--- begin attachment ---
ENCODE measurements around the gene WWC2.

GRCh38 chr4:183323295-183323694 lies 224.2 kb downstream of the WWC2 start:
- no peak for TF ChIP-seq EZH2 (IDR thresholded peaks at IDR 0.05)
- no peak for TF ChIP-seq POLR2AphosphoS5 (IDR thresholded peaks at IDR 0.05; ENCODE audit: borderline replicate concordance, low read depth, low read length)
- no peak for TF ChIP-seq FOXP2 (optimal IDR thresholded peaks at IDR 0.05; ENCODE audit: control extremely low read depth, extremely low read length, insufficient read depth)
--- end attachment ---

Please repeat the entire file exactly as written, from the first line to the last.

ENCODE measurements around the gene WWC2.

GRCh38 chr4:183323295-183323694 lies 224.2 kb downstream of the WWC2 start:
- no peak for TF ChIP-seq EZH2 (IDR thresholded peaks at IDR 0.05)
- no peak for TF ChIP-seq POLR2AphosphoS5 (IDR thresholded peaks at IDR 0.05; ENCODE audit: borderline replicate concordance, low read depth, low read length)
- no peak for TF ChIP-seq FOXP2 (optimal IDR thresholded peaks at IDR 0.05; ENCODE audit: control extremely low read depth, extremely low read length, insufficient read depth)